Since my last post I’ve been pondering (yes, I ponder) what I should kick this off with. I bounced back and forth between a few ideas until I finally settled on the one that really gave me the idea to blog my thoughts and observations in the first place.
Warning: this topic has the potential to go off of multiple tangents, but I’m going to do my best to keep it focused.
Now, correct me if I’m wrong, but nursing homes exist to provide those that can’t care for themselves, and are beyond being cared for at home, a controlled environment with trained staff that is able to help them with their daily activities, as well as provide some medical care (that would be the “nursing” part of nursing home). In fact, Merriam-Webster’s Medical Dictionary defines nursing home as, “a privately operated establishment where maintenance and personal or nursing care are provided for persons (as the aged or the chronically ill) who are unable to care for themselves properly.”
So why is it then that I will routinely transport patients from their nursing home to a hospital emergency department to receive care that could be provided at the aforementioned nursing home?
Here’s an example: Last week I was dispatched to an area nursing home for an elderly female patient with a possible UTI (urinary tract infection).
I’ll pause there. In order to test for a UTI, urine samples must be obtained and sent to a lab for a urinalysis. If the urine is positive for an infectious process treatment typically involves oral antibiotics but sometimes may require IV antibiotics especially in resistant bacterial strains.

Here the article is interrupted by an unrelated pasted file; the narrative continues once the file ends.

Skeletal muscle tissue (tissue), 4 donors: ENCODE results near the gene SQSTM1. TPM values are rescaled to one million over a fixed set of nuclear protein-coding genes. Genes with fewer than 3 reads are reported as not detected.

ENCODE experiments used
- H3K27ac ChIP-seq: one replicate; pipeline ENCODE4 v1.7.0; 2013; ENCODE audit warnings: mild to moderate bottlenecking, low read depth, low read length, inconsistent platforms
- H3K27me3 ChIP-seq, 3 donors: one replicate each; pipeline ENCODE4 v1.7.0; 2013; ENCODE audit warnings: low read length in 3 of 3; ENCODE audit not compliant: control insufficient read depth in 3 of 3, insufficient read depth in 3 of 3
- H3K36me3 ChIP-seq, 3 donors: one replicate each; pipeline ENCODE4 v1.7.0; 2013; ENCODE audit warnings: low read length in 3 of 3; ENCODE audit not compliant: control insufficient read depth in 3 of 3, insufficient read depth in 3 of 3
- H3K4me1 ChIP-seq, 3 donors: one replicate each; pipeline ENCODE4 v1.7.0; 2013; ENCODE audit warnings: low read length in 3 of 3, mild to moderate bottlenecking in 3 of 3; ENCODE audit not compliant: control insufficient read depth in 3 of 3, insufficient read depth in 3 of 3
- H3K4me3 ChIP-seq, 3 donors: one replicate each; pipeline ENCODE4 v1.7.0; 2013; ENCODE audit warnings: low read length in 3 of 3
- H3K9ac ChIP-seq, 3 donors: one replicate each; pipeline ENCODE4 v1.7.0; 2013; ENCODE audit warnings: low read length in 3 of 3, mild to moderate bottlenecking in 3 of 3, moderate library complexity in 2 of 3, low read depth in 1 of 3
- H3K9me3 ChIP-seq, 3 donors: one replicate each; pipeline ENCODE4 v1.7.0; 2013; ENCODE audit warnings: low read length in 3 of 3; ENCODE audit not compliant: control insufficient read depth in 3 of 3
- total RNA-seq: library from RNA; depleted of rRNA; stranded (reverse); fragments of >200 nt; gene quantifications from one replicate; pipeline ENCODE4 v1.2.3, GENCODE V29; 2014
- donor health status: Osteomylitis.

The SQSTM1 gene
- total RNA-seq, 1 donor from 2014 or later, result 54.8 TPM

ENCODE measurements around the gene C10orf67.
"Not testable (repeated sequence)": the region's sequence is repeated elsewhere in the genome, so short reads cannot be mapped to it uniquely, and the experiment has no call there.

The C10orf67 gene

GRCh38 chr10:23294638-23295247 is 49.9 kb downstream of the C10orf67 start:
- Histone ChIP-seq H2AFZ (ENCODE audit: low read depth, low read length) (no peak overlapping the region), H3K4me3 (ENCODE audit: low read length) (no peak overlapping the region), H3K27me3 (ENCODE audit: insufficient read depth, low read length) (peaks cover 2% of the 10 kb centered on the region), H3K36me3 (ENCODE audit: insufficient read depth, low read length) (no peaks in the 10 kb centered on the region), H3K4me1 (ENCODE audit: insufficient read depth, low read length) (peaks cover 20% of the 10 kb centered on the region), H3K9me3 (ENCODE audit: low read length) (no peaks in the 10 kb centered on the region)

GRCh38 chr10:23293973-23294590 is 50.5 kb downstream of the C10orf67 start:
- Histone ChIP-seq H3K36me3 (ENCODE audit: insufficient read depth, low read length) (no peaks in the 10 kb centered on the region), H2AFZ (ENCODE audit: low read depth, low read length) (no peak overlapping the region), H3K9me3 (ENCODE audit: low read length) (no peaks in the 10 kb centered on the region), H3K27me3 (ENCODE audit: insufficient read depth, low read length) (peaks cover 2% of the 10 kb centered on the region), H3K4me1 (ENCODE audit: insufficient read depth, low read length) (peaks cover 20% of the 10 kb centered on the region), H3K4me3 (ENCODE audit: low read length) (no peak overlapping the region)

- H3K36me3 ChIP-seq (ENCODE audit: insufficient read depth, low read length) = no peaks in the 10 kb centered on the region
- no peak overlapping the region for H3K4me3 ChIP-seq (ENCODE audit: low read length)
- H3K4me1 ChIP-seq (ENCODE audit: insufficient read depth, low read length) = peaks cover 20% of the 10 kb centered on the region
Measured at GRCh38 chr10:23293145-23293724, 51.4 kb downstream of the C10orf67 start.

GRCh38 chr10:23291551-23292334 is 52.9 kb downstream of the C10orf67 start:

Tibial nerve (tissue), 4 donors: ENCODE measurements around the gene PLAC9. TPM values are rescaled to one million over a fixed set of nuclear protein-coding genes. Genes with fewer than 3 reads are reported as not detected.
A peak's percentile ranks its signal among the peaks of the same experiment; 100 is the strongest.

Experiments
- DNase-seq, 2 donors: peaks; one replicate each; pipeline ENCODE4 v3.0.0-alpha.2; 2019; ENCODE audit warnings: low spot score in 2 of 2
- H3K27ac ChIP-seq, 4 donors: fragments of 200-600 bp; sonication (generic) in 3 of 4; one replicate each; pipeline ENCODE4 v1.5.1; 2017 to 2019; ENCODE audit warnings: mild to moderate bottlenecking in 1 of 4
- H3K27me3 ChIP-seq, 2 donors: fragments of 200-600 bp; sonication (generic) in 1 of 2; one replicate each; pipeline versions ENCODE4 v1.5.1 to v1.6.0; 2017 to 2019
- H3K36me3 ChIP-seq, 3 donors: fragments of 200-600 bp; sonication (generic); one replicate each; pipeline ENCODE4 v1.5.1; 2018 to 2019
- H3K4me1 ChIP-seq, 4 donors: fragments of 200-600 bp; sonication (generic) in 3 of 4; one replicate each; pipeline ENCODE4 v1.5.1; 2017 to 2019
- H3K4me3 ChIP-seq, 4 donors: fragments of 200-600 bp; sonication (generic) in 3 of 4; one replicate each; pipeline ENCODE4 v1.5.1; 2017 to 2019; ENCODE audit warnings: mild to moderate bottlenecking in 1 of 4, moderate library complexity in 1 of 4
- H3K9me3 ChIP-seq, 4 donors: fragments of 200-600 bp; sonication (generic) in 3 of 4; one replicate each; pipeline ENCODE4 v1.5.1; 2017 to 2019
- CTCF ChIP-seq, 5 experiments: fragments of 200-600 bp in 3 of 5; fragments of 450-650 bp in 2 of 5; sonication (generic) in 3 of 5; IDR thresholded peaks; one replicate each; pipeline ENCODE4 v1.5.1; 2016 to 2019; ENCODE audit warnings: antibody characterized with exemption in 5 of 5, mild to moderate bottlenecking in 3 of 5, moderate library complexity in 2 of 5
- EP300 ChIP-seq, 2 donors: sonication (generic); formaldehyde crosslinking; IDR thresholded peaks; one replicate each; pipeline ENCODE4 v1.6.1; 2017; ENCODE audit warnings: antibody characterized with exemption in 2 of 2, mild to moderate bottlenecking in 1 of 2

Back to the example. On our arrival at this nursing home, we stop by the nurses station to receive “report” (which is typically the staff tossing an envelope at us and telling us where the patient is and nothing more). The staff member (I honestly don’t know if she was an LPN, RN, CNA, etc.) hands us our patient’s information and tells us she is just around the corner in a wheelchair. I confirm with her that the patient is going to the hospital for a possible UTI, to which she responds that the patient most certainly has a UTI as they sent a urine sample earlier in the day and it came back positive for E. Coli. Our patient apparently also gets UTIs fairly frequently.
Again, I’ll pause. So, at this point the nursing home knows with certainty that the patient has a UTI. I should also mention that all of the nursing homes have physicians on staff (in most places they generally do rounds during the day and there is an on-call doctor available at other times).
I respond to the staff member with questions regarding the patients mental status because if infections go untreated for too long it can lead to a condition called sepsis, or septic shock, which is essentially when the patient’s bloodstream becomes overwhelmed with bacteria. Sepsis causes symptoms such as changes in mental status, low blood pressure, elevated pulse, and in the most severe cases can lead very quickly to death. The staff informs me that aside from a decreased appetite over the past few days the patient is acting as she normally would.
Here’s what I’m thinking at this point: If the patient’s urine has been sent to the lab and their results say that the patient has a UTI, why is it that the physician has decided to sent the patient to the emergency department as opposed to writing a prescription for antibiotics?